And so I started Survivor Corps under three weeks ago as a Facebook group that has already grown to well over I believe 31-, 32,000 members at last count, and we are launching our webpage – our website – at www.survivorcorps.com. And our goal is to motivate individuals who are either struggling with COVID – if they qualify for those studies – but mostly survivors to donate their plasma in an effort to treat ill patients and contribute towards medical research, but moreover support the scientific, medical, and academic community in every possible effort in recruiting volunteers to help stem the tide of this pandemic. In under three weeks, we have created what has become the fastest growing grassroots movement in America that – with a forward-looking, solution-based approach where we can all come together and be a part of finding the cure. So within a week of our existence, the Washington Post put out a call for ideas for best ideas in America to stem the tide of the pandemic. They chose 20 ideas, and I’m proud to say that we were – that Survivor Corps was number one.
I also had the privilege of – because I was early in the curve of getting COVID-19 and recovering from COVID-19, I was participant number 0001 in Dr. Hod’s study at Columbia, and I can tell you a little bit about that process. I registered for their program; I was contacted. I went to Columbia and I was re-tested for the virus. I had originally received a positive diagnosis on the 18th, as I said, and once it had been determined that I no longer had the virus in my system and I did have the antibodies and a high enough level of antibodies, I was cleared to give my plasma and to donate. As an added bonus, it turns out that I am a universal donor, which I understand only four to five percent of the population is, so as Dr. Hod referred, a bit jokingly perhaps, but my plasma was considered liquid gold. I then went to the New York Blood Center on the – took the first possible appointment to donate my plasma, which was an absolutely painless – the most – one of the most rewarding experiences of my life, truly, 32 minutes from beginning to end, and with that the ability to contribute to a cure was just an incredibly powerful experience. And I’m scheduled to go back tomorrow and every seven days for as long as I am allowed.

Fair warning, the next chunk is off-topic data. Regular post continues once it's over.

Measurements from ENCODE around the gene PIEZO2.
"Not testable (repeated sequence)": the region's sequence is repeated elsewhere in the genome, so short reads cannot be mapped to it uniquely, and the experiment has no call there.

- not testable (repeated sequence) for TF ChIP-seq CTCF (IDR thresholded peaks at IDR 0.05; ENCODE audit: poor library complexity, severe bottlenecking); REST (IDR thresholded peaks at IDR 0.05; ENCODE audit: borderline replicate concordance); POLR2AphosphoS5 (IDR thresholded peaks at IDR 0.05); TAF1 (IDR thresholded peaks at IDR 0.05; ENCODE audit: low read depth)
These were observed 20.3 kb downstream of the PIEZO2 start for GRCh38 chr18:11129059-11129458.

And what we are doing is really putting out a call to action to all Americans who have been affected by COVID to be part of the solution and support the scientific community in every way that we can. And so far, I am happy to say that we have been flooding these studies with volunteers so that each hospital doesn’t have to do its own outreach program and PR program. We can serve as a clearinghouse to all of them, and it is really tapping into an innate humane desire to help and to give back, and is motivating a lot of people through their own processes of – while they’re home and sick and scared. I see on our Facebook group people counting down the days until they are also able to donate plasma and participate in any other trials and studies going on.